In 1923, his son, Dr. Carl Spengler, donated a trophy to be contested for by international hockey clubs -- including representatives of Germany and Austria, which had been banned from the International Ice Hockey Federation after World War I -- thus beginning Europe's oldest hockey tournament, the Spengler Cup, which is played in Davos each year between Christmas and New Year's Eve.
The literary world also has found inspiration in Davos. Robert Louis Stevenson, who spent time in the town for health reasons, wrote the final chapters of "Treasure Island" there, and 1929 Nobel Prize winner Thomas Mann set his 1924 novel, "The Magic Mountain," at a sanitarium there.
Also, the town annually plays host to the World Economic Forum.
The year-round population is 13,000, but it swells to 23,000 when the tourist population is taken into consideration -- 23,002 when erstwhile North American hockey stars are counted.
Nash, 20, and Thornton, 25, arrived hours after Thornton's successful turn with Canada at the World Cup of Hockey and literally went straight to the rink.
"We kind of got here and played that night," Nash said. "It was the team's home opener. No practice or anything. And we played the next night, too. It was kind of whirl-wind when we first got here."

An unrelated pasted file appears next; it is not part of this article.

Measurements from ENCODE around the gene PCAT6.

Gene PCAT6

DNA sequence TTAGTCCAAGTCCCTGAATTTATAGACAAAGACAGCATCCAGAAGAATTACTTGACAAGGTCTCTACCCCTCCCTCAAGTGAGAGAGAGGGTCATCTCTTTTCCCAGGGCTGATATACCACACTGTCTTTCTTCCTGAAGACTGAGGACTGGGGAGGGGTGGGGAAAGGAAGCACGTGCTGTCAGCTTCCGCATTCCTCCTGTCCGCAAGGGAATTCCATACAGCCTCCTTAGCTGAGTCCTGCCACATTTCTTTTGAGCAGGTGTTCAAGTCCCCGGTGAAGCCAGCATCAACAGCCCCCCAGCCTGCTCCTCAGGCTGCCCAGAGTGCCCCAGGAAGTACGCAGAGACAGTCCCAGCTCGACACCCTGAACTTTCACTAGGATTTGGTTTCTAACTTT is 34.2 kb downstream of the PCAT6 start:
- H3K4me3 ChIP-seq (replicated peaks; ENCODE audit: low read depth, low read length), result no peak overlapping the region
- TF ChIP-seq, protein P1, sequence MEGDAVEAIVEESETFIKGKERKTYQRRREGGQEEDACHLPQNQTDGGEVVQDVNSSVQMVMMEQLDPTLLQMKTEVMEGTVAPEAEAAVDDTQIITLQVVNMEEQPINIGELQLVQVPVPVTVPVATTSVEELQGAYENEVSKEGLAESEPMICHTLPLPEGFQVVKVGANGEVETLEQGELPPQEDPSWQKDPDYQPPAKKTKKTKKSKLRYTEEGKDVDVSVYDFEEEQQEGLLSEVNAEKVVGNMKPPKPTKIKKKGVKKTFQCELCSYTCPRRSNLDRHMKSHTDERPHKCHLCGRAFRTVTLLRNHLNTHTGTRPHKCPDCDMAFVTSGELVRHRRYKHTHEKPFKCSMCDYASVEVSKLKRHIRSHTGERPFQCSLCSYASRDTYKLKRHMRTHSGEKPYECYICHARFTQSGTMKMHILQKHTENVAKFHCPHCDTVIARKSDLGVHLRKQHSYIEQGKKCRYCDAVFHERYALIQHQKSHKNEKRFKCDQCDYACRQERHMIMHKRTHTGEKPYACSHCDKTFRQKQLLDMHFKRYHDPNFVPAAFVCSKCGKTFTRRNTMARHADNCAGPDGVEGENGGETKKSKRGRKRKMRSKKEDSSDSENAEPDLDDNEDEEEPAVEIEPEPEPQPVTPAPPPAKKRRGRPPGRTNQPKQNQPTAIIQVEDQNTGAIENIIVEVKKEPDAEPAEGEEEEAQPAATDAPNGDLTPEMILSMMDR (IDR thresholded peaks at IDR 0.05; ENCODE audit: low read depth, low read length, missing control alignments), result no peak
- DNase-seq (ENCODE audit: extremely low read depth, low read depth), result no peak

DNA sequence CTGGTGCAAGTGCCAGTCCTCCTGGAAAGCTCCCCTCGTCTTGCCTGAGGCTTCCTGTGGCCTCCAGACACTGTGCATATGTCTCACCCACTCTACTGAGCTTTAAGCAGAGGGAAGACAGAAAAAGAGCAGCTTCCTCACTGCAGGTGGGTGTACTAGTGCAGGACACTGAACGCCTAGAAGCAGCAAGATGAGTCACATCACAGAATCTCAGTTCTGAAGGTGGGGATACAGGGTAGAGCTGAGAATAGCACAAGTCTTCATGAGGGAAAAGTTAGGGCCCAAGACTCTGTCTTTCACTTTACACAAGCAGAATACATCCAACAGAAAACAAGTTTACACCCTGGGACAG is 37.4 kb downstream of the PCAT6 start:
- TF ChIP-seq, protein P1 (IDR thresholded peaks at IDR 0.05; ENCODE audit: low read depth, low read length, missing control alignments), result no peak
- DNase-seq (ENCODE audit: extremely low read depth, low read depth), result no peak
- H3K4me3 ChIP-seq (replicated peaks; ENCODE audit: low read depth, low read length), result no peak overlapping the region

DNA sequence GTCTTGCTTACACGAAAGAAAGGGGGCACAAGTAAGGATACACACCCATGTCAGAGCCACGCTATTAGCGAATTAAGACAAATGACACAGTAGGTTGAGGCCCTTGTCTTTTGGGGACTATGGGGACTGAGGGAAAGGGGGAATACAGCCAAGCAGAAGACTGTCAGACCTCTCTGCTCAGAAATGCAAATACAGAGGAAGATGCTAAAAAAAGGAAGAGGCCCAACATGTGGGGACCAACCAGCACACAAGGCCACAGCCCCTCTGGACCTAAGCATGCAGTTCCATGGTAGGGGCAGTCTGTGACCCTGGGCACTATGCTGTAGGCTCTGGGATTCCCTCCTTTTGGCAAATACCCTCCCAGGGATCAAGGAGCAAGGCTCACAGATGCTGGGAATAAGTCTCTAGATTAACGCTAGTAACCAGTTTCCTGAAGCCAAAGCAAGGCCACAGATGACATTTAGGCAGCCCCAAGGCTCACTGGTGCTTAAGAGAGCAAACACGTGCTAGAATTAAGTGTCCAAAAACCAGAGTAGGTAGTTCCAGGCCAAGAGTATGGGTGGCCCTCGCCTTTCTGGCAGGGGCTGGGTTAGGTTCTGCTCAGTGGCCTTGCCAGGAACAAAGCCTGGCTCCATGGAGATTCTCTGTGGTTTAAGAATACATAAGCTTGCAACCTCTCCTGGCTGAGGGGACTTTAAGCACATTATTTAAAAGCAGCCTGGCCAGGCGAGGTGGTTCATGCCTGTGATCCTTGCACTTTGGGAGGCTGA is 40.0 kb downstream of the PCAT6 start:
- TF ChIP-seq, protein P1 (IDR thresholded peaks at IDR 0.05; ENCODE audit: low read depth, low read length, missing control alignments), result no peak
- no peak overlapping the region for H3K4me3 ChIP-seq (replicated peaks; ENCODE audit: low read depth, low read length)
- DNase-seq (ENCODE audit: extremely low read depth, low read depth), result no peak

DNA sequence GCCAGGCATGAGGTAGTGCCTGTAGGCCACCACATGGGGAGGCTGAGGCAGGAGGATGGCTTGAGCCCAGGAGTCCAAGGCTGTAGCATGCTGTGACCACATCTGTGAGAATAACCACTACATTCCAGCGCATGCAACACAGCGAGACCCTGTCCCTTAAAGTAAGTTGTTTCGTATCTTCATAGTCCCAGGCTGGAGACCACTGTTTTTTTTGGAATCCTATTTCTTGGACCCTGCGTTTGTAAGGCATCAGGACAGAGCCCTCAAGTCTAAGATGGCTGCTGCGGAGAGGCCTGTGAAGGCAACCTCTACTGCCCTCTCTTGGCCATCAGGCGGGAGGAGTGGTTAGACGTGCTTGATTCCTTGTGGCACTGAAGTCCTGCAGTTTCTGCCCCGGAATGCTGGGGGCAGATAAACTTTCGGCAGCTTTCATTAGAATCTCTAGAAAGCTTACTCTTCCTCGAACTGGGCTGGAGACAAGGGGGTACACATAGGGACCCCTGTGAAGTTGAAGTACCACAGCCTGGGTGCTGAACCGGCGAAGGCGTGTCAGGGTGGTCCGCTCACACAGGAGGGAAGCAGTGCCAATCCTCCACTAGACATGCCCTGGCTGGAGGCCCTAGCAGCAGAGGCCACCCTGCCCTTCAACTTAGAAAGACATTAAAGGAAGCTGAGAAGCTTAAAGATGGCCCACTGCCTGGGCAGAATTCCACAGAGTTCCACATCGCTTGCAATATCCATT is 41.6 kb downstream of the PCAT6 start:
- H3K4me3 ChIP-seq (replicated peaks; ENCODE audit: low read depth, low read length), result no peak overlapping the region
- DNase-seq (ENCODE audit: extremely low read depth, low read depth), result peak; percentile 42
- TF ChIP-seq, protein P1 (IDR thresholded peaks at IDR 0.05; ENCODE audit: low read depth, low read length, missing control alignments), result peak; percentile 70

The Olympic-size ice surface and playing without the restrictions of the center red line have forced both players to dramatically adjust their style.
"As much as I try to make hits, you get tired skating too much to do it," Nash said.
Still, the players must be doing something to draw the attention of Swiss referees given they lead the team in penalty minutes.
"But we're definitely not over here to pick fights," Nash said. "You're expected to do things that no one else can do. It's tough to meet those expectations, though. These guys are all pros here. These guys are all good hockey players."
HC Davos plays in a stunning wood structure and fans routinely bang drums, whistle and sing throughout games.
|“||It definitely took a couple of games to get used to, especially that ugly helmet with the flames. ”|
|— Joe Thornton|
"The fans are great. Our games are almost like a European soccer match," Nash said.